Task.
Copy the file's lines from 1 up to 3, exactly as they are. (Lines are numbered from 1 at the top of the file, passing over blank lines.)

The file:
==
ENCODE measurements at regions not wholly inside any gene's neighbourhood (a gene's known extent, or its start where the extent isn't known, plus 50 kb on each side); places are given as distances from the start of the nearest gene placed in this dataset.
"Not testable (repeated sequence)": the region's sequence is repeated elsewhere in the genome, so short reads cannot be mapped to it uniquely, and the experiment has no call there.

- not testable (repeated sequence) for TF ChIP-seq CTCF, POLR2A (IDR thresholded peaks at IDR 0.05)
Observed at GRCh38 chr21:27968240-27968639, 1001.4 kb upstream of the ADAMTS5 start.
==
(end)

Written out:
ENCODE measurements at regions not wholly inside any gene's neighbourhood (a gene's known extent, or its start where the extent isn't known, plus 50 kb on each side); places are given as distances from the start of the nearest gene placed in this dataset.
"Not testable (repeated sequence)": the region's sequence is repeated elsewhere in the genome, so short reads cannot be mapped to it uniquely, and the experiment has no call there.

- not testable (repeated sequence) for TF ChIP-seq CTCF, POLR2A (IDR thresholded peaks at IDR 0.05)